Coronavirus Outbreak: Suspension of MPLADS could hurt local govts at a time when state-Centre synergy is vital

Suhit K Sen

After India became independent and the Constitution was written, the political class, within and outside the Congress, consciously chose a weak form of federalism, in which the Union government had preponderant powers which not only overshadowed those of the constituent units, but could often override them.

This was largely a historically contingent choice, driven mainly by the uncertainties and chaos caused by Partition, and also because of the 'need' to integrate into the nation-state still in the making regions at that point imperfectly assimilated €" the North East and princely states, for example.

At some critical junctures, such as war, it could be necessary to further centralise governmental authority €" and such, indeed, has been the case €" through the invocation of various forms of 'emergency' provisions. At some junctures, however, decentralisation and devolution of powers, de facto if necessary, is a better idea. The COVID-19 crisis presents precisely such an extended moment in the history of the nation-state. The current debate over the discontinuation of the Members of Parliament Local Area Development Scheme (MPLADS) shines a light on the issue of devolution. We shall discuss this in a bit.

It is clearly not possible for the Union government to tackle the current emergency from the ramparts of the North Block. State governments will have to bear the brunt of containing the transmission of the novel coronavirus, and, in fact, are doing so. Similarly, as a matter of fact, state governments will have to devolve power to district authorities and allow them the elbow room to exercise discretion, because local conditions and contingencies often require bespoke solutions. The fact that one size cannot fit all is hardly in the realm of advanced astrophysics.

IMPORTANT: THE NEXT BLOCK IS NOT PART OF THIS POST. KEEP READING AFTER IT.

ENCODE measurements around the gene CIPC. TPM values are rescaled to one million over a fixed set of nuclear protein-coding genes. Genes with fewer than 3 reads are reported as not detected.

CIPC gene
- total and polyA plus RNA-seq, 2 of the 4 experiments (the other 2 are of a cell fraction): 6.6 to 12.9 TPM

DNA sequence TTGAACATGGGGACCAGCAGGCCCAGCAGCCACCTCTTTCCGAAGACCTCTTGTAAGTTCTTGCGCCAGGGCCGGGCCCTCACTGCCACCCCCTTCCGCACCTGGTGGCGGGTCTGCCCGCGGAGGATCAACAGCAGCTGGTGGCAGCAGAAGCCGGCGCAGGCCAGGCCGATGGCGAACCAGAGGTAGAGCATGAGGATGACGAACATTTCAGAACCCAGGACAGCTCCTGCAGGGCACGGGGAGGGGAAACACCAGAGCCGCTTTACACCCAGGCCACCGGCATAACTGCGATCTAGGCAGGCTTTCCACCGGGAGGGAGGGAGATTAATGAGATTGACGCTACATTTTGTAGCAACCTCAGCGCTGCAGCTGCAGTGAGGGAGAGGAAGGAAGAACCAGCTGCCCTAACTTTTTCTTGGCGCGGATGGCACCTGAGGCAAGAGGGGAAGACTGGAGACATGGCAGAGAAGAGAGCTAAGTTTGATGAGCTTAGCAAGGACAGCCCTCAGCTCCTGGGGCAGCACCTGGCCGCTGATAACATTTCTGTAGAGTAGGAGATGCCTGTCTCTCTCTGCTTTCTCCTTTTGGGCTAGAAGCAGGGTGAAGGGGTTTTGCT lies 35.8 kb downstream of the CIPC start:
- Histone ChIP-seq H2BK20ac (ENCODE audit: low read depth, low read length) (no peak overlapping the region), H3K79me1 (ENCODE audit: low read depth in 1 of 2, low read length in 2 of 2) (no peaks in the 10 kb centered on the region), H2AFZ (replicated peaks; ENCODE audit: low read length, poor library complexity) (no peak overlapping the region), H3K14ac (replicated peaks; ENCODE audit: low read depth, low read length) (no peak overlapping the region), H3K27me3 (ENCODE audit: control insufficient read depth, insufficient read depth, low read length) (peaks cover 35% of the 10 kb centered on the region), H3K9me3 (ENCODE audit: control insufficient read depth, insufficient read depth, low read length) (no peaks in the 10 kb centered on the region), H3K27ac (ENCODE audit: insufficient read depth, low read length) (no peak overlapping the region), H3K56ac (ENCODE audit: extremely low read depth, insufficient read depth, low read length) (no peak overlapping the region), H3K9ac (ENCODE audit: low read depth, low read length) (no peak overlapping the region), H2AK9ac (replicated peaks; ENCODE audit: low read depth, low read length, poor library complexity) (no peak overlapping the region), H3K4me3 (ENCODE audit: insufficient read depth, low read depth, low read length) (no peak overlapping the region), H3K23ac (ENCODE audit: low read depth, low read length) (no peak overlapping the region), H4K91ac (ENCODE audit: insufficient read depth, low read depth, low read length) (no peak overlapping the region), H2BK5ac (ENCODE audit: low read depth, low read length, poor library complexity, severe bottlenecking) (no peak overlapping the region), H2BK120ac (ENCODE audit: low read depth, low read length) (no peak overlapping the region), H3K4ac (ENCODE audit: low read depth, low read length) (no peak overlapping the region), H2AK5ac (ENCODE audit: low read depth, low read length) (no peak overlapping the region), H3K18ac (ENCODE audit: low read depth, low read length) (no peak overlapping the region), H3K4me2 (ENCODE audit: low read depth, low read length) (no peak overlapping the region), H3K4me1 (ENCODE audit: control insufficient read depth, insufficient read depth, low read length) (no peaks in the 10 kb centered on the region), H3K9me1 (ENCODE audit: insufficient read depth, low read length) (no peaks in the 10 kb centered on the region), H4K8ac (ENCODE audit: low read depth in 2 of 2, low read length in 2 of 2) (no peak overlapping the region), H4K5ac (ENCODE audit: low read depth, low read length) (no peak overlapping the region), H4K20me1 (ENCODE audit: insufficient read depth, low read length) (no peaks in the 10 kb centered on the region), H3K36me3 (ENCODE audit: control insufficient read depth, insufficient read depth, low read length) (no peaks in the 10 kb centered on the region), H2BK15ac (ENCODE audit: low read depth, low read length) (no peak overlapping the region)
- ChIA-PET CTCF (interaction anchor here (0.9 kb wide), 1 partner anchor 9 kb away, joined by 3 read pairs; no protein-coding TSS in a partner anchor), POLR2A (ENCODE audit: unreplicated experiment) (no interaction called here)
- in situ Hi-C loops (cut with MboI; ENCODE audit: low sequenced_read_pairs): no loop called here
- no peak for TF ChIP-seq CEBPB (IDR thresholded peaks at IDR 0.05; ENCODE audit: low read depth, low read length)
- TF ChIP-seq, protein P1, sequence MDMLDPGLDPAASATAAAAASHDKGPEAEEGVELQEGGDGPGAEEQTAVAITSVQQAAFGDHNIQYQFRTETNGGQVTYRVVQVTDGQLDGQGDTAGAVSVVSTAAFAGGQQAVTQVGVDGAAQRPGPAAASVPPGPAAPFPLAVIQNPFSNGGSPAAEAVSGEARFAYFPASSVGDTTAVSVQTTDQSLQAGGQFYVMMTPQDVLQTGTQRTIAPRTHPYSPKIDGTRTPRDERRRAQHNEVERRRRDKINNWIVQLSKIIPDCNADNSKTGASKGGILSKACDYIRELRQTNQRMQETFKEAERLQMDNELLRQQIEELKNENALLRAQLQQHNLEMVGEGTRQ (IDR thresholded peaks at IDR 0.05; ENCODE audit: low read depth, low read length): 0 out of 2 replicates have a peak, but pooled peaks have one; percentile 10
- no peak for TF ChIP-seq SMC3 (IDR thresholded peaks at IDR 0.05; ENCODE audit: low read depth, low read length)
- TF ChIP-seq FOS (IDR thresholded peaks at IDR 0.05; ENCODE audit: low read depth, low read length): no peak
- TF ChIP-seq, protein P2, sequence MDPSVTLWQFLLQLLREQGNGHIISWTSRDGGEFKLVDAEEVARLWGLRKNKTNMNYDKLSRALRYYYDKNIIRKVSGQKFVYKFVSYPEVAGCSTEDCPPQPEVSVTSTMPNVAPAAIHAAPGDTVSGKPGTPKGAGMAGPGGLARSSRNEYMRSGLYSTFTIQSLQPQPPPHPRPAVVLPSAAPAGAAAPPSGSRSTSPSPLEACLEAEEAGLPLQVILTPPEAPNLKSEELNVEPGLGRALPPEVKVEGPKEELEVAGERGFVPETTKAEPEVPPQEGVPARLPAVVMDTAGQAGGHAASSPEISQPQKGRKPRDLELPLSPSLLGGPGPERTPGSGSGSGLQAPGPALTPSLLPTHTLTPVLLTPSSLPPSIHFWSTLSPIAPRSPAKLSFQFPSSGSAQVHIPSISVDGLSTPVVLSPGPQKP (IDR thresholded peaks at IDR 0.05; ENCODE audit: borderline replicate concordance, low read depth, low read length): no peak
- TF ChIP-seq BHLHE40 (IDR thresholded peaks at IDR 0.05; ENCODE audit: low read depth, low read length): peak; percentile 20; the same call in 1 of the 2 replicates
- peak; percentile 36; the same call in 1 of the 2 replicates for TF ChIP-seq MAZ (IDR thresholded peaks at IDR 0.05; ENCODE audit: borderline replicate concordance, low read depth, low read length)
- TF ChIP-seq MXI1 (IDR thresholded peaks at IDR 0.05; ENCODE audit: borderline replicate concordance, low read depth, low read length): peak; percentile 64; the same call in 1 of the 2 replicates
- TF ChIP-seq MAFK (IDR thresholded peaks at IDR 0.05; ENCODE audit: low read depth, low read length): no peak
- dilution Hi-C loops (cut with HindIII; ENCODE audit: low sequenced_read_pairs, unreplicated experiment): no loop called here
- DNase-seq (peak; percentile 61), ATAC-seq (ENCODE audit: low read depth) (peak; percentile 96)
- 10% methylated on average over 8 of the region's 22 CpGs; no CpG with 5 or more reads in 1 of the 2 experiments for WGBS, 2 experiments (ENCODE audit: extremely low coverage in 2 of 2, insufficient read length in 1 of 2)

Take the case of Bhilwara district in Rajasthan. Faced with a crisis occasioned by the infection of a doctor from unknown sources, the district health authorities were sufficiently alarmed to launch a 'customised' and thorough campaign of containment, which included a kind of 'zero-tolerance' implementation of a lockdown, accompanied by the sealing of the district's borders. This was followed by identification of potential clusters and extensive mapping of contacts, isolation of high-risk individuals and collection of samples for rapid testing. Finally, not sequentially, however, there was a blanket screening exercise to identify people exhibiting symptoms of influenza.

Following Bhilwara's success to date, it has been reported that the Centre is pondering using this model as a template for every district in India. It's a no-brainer that, if possible, these measures should be followed everywhere. The problem is that India probably does not have the resources to replicate this model in every district. Most states would struggle, and probably fail, to put in place the necessary infrastructure and deploy the necessary personnel to emulate Bhilwara. Even Rajasthan would probably not be able to do it. It must be pointed out, though, that the fact that Bhilwara had the autonomy to chart its own course says a lot about the flexibility available in India's federal structure.